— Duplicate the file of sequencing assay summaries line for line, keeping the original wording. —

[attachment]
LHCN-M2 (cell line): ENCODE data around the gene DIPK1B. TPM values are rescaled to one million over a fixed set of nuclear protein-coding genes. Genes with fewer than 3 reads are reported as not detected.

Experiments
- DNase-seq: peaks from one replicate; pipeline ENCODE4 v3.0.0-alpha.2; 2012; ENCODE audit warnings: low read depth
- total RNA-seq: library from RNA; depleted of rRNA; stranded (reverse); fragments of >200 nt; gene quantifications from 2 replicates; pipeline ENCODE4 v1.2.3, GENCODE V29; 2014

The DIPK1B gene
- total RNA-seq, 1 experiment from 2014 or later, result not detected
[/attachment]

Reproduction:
LHCN-M2 (cell line): ENCODE data around the gene DIPK1B. TPM values are rescaled to one million over a fixed set of nuclear protein-coding genes. Genes with fewer than 3 reads are reported as not detected.

Experiments
- DNase-seq: peaks from one replicate; pipeline ENCODE4 v3.0.0-alpha.2; 2012; ENCODE audit warnings: low read depth
- total RNA-seq: library from RNA; depleted of rRNA; stranded (reverse); fragments of >200 nt; gene quantifications from 2 replicates; pipeline ENCODE4 v1.2.3, GENCODE V29; 2014

The DIPK1B gene
- total RNA-seq, 1 experiment from 2014 or later, result not detected